CSIF Tips of the Month – July 2013
07-03-2013 in Through The Gate
Rules and Regs Highlight
Composting at confinements: Know the rules
Mortality composting is used on many farms around the state of Iowa. If your farm utilizes this practice, make sure you understand the rules that apply.
Composts cannot be in a wetland and must meet separation distances, including: 500 feet from a residence other than the farmer’s; 100 feet from a private well; 200 feet from a public well; 50 feet from property lines; and 100 feet from a flowing or intermittent stream, lake or pond.
Composting must be done on an all-weather surface that is relatively impermeable. This can include compacted soil, compacted granular aggregates, asphalt or concrete.
Mortalities must be in the compost within 24 hours. To control leachate, odors and animal scavenging, there must be a 12-inch bulking agent cover, 6-12 inches between carcasses, and a 12-24 inch base (depending on size and number of mortalities).
Remember that Iowa law prohibits discharges from a livestock composting site. In other words, compost leachate must be prevented from leaving the compost, and runoff must be properly managed.
Read more from attorney Eldon McAfee on permits, infectious disease mortalities, catastrophic events, transportation, design requirements and considerations, application of compost and more.
Summer breezes: How they impact odor movement
Oftentimes people think the predominant winds in Iowa come from the north and northwest, but, in reality, those are only winter wind patterns. Generally speaking, prevailing winds in the summer come from the south, southeast and north. When it comes to odor movement, these breezes can have more of a negative odor impact due to the hot and humid conditions Iowa summers are known for.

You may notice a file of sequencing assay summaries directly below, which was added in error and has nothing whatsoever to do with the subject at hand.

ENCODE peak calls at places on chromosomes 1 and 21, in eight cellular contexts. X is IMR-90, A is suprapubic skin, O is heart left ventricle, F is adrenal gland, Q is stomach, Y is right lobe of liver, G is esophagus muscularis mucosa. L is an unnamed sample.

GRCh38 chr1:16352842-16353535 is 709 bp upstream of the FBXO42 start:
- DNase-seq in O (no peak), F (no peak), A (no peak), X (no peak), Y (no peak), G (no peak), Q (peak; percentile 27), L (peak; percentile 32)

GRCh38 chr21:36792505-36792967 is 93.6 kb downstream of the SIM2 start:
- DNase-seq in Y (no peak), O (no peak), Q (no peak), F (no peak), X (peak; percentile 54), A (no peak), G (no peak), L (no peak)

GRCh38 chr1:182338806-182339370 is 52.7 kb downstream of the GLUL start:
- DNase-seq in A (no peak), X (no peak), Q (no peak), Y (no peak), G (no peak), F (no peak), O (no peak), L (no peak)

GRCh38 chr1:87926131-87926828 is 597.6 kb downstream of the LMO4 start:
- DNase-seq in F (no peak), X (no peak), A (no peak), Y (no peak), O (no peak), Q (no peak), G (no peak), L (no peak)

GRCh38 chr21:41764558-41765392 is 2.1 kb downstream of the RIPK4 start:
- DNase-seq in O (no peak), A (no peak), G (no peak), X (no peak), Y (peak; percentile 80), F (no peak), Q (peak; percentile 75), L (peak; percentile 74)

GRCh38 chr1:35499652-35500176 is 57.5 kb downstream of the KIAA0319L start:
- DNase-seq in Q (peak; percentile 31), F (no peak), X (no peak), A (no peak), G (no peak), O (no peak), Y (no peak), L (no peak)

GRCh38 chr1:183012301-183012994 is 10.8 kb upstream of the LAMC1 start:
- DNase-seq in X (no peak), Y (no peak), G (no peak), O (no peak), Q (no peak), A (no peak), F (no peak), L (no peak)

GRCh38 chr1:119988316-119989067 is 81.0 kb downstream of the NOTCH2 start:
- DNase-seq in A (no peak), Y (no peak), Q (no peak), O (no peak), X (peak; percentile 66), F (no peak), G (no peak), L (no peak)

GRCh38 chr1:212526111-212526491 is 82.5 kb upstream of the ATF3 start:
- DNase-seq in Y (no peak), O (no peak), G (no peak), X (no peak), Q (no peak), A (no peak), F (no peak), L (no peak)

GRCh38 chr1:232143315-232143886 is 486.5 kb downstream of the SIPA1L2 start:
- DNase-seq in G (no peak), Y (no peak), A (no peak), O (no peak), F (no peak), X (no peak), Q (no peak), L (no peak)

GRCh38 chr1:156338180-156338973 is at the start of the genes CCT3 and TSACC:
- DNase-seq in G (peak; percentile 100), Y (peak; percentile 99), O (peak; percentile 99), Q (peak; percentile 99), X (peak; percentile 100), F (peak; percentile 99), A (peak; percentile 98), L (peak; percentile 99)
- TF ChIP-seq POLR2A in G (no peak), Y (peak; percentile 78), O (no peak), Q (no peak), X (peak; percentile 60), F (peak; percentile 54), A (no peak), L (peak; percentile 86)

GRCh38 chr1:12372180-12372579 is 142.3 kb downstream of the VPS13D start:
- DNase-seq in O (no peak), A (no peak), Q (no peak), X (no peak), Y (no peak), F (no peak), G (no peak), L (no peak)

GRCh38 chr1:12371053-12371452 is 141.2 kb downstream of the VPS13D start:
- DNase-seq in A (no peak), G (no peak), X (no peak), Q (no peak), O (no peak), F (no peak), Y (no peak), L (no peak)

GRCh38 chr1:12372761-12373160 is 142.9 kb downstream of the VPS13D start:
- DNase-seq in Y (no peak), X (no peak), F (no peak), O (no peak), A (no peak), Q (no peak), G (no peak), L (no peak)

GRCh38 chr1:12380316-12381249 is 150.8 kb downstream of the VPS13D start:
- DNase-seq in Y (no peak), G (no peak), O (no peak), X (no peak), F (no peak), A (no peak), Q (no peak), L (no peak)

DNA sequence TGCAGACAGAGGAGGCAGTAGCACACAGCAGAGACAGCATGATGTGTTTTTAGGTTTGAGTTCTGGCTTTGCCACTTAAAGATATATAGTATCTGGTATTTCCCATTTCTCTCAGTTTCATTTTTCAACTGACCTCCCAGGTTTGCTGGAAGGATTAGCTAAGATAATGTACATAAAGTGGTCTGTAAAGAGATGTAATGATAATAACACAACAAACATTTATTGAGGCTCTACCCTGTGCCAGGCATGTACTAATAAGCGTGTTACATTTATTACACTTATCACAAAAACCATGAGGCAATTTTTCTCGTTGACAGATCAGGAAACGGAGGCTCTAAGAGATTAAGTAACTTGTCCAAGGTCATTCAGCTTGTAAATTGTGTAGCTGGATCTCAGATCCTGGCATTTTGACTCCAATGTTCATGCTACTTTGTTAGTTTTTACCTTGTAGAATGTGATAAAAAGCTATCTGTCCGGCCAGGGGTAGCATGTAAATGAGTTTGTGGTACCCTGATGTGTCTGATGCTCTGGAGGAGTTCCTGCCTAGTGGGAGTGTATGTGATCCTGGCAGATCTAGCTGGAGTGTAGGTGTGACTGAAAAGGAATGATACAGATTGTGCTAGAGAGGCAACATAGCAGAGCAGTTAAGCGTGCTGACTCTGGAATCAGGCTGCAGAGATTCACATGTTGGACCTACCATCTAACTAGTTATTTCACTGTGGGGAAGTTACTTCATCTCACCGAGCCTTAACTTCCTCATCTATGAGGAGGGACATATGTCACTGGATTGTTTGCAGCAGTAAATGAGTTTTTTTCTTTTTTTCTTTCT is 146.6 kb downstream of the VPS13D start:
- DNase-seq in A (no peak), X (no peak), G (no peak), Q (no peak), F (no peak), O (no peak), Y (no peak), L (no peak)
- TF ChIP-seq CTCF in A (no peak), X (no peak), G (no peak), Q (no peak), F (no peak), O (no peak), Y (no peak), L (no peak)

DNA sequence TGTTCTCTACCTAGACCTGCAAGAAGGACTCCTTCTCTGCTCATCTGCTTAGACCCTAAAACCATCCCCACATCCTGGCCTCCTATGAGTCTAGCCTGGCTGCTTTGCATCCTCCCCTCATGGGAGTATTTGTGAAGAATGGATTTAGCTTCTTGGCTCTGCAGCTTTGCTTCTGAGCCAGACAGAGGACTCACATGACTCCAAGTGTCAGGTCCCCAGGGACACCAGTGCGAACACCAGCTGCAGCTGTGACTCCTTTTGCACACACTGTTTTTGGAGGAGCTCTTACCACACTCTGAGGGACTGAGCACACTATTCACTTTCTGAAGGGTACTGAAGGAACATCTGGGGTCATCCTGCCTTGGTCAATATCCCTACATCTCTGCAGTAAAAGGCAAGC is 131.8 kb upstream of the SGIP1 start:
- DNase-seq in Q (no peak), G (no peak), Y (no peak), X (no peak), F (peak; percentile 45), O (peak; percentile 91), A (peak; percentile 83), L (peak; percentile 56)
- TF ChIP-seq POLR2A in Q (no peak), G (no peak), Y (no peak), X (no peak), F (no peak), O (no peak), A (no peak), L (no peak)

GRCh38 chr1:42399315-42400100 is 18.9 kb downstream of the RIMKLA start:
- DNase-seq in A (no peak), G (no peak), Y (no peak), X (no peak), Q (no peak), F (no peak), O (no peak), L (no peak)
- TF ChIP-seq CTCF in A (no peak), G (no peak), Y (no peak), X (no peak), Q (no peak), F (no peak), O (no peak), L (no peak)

Understanding prevailing winds and how they can impact odor movement is very important when siting a new livestock facility. The Community Assessment Model (CAM), developed by Iowa State University’s Steve Hoff, is a site-specific tool that can help identify potential odor issues with proposed sites.
For more information, or to request a CAM model for your site, contact CSIF at 800-932-2436.
Harvesting the Sun to Raise Livestock
Farmers are accustomed to harvesting corn and soybeans, but what about sunlight? A new program in Iowa is now available to assist farmers in harnessing sunlight to provide electricity for raising livestock and poultry.
Farmers have long maintained the tradition of being good stewards of the land, and their adoption of renewable energy supports their role of protecting the environment. In addition to ethanol, biodiesel and wind, solar power is now becoming an option for farmers in Iowa.
The Iowa Area Development Group (IADG) is offering a low interest loan to assist farmers with the installation of solar energy projects. The IADG Energy Bank can help finance solar energy projects on farms all across Iowa. To learn more, contact the Coalition at 1-800-932-2436 or visit IADG’s website at www.IADG.com/EnergyBank.
Quote of the Month: Rich Degner
“The Coalition has been instrumental over the years in helping many hog farmers with siting, rules and regulations. If you’re considering any changes to your livestock enterprise, your first call should be to the Coalition.” – Rich Degner, Iowa Pork Producers Association Executive Director and CSIF President
Through the Gate // March 2023
View this email in Mailchimp Planting Trees on Your Livestock Farm The best time of year to plant trees is spring or fall – the two busiest seasons...Read More
Through the Gate // February 2023
Calving Under Roof with the Pontiers Brothers Ryan & Chad Pontier farm with their family in Clarke County near Osceola. Just a few years ago, the...Read More
Through the Gate // January 2023
Good Farm Neighbors: Dennis & Diane Liljedahl Dennis & Diane Liljedahl of Page County were recognized as the first Good Farm Neighbor Award recipients of 2023 on Wednesday, January...Read More